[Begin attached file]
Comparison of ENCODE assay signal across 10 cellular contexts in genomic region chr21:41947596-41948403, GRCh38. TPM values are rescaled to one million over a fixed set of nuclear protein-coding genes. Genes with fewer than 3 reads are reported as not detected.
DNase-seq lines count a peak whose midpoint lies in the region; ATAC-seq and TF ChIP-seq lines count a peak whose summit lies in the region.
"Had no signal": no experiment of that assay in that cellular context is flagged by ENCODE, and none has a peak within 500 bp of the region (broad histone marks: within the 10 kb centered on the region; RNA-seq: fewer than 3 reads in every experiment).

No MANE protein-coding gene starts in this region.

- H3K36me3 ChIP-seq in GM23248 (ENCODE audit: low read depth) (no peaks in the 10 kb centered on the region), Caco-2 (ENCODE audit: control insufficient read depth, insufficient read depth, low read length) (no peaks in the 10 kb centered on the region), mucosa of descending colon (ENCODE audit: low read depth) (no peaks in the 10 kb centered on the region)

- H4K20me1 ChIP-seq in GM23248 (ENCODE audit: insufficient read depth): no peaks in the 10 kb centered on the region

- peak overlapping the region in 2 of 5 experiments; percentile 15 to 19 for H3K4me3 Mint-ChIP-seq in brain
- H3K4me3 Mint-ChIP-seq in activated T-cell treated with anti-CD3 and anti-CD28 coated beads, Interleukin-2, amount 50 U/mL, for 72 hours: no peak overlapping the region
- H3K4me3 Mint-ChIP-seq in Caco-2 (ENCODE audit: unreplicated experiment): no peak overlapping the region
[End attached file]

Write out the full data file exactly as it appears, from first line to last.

Comparison of ENCODE assay signal across 10 cellular contexts in genomic region chr21:41947596-41948403, GRCh38. TPM values are rescaled to one million over a fixed set of nuclear protein-coding genes. Genes with fewer than 3 reads are reported as not detected.
DNase-seq lines count a peak whose midpoint lies in the region; ATAC-seq and TF ChIP-seq lines count a peak whose summit lies in the region.
"Had no signal": no experiment of that assay in that cellular context is flagged by ENCODE, and none has a peak within 500 bp of the region (broad histone marks: within the 10 kb centered on the region; RNA-seq: fewer than 3 reads in every experiment).

No MANE protein-coding gene starts in this region.

- H3K36me3 ChIP-seq in GM23248 (ENCODE audit: low read depth) (no peaks in the 10 kb centered on the region), Caco-2 (ENCODE audit: control insufficient read depth, insufficient read depth, low read length) (no peaks in the 10 kb centered on the region), mucosa of descending colon (ENCODE audit: low read depth) (no peaks in the 10 kb centered on the region)

- H4K20me1 ChIP-seq in GM23248 (ENCODE audit: insufficient read depth): no peaks in the 10 kb centered on the region

- peak overlapping the region in 2 of 5 experiments; percentile 15 to 19 for H3K4me3 Mint-ChIP-seq in brain
- H3K4me3 Mint-ChIP-seq in activated T-cell treated with anti-CD3 and anti-CD28 coated beads, Interleukin-2, amount 50 U/mL, for 72 hours: no peak overlapping the region
- H3K4me3 Mint-ChIP-seq in Caco-2 (ENCODE audit: unreplicated experiment): no peak overlapping the region